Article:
Georgia has one of the highest rates of maternal mortality in the United States. CDC data shows that about 17 women died of pregnancy-related causes for every 100,000 live births in 2016.

Rates of maternal mortality in the U.S. have soared, especially during the COVID-19 pandemic. As Mother's Day nears, experts remember the women who died from complications due to pregnancy and childbirth. 

Maternal mortality is defined by the Center for Disease Control and Prevention as death during pregnancy or within the 42 days following pregnancy due to a condition aggravated by or caused by pregnancy.

Georgia has one of the highest rates of maternal mortality in the United States.

The CDC estimates that Georgia's maternal mortality rate was around 34 deaths per 100,000 live births between 2018 and 2021, the year with the most recent data. 

A Georgia State University study in 2021 found that that number to be even higher, with 46 maternal deaths per 100,000 live births. Black women faced the highest rates of maternal mortality in Georgia, with over 66 deaths for every 100,000 births.

Nationwide, pregnancy-related deaths spiked in 2021, and the U.S. has higher maternal mortality rates than most other developed countries.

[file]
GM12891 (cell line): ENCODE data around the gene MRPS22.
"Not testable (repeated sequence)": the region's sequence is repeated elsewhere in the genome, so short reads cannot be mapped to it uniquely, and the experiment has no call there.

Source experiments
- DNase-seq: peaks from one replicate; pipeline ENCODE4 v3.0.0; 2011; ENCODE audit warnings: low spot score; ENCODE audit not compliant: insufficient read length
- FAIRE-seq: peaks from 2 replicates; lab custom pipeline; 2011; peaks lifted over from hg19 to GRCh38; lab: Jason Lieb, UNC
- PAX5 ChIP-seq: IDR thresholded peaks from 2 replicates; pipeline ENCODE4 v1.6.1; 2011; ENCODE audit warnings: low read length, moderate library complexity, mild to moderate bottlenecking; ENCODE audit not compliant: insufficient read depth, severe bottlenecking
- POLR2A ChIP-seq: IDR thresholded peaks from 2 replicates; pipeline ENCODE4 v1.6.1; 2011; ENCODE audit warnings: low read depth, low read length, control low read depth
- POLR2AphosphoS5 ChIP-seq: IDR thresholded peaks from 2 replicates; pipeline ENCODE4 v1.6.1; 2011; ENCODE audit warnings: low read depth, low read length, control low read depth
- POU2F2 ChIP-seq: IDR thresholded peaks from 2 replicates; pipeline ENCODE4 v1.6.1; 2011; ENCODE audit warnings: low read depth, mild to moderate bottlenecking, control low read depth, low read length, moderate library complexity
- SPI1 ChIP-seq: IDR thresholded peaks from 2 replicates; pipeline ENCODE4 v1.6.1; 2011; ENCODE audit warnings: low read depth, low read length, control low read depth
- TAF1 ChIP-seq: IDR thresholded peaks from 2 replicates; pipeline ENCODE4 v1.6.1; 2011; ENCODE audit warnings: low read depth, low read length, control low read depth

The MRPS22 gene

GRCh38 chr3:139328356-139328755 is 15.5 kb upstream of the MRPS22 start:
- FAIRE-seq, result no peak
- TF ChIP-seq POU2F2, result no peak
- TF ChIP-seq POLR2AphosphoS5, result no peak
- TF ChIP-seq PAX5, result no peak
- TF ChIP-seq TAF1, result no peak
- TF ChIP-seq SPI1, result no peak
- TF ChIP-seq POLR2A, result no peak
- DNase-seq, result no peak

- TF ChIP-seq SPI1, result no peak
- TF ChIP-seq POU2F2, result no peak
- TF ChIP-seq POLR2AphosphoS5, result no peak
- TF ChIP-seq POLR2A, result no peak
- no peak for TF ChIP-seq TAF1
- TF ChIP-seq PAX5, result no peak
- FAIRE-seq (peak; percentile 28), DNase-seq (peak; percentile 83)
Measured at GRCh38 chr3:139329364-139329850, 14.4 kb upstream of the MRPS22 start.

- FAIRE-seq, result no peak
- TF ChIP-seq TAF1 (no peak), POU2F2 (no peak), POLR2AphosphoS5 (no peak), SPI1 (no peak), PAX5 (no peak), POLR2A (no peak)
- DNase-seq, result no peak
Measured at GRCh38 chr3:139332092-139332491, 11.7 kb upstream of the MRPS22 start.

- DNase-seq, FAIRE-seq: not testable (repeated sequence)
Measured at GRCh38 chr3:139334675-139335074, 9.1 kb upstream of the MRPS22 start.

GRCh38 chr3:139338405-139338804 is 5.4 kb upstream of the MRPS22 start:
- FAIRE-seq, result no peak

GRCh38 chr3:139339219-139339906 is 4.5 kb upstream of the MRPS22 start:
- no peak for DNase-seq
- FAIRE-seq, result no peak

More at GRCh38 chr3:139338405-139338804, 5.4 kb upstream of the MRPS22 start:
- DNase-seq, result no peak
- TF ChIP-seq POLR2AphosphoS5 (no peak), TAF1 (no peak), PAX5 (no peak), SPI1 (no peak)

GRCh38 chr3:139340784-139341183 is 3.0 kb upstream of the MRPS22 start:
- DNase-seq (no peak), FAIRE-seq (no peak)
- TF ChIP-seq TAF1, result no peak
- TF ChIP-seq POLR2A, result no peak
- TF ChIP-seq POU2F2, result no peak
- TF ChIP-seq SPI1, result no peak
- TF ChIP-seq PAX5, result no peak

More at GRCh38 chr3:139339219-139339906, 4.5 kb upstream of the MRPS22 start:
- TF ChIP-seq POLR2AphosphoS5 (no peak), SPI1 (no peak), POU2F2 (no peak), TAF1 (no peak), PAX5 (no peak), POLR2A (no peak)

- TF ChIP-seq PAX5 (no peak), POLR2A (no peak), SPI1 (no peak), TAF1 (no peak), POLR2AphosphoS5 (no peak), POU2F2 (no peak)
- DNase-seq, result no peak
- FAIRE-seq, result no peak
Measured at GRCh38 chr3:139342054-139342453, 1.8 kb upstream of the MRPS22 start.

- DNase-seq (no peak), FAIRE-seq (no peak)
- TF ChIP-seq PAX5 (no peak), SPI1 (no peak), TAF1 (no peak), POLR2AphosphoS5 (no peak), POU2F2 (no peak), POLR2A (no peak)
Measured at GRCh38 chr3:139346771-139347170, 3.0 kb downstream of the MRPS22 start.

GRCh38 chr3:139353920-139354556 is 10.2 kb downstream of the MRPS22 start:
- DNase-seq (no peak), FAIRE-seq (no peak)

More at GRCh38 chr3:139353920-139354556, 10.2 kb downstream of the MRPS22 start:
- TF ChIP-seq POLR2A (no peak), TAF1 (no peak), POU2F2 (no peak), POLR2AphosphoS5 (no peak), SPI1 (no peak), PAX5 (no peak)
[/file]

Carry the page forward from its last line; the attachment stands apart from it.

CDC mortality statistician Bob Anderson said COVID-19 may be a factor in the higher rates. Maternal mortality is higher in Black women than any other racial group, and they were highly affected by the 2021 spike as well. 

"For non-Hispanic Black women, the risk is much, much higher than it is for the white and Hispanic populations in terms of how the pandemic impacted," Anderson said. "All groups were impacted, it appears to be, during the pandemic. The rates rose across the board, probably a little more for the non-Hispanic Black women than for the other groups."

He also said that maternal mortality rates are higher for older mothers in general, and especially during the 2021 spike. 

"The increases during the pandemic were quite a lot more substantial for the 40 and over group than it was for the younger ones," he said. 

The CDC's work with maternal mortality hits especially close to home for many Atlantans. 

Amy St. Pierre, the woman who died in a shooting at a Midtown Atlanta medical facility on May 3, was a CDC employee who worked in the division of reproductive health. 

St. Pierre studied maternal mortality rate data, which can provide information to help doctors and hospitals prevent pregnancy-related deaths.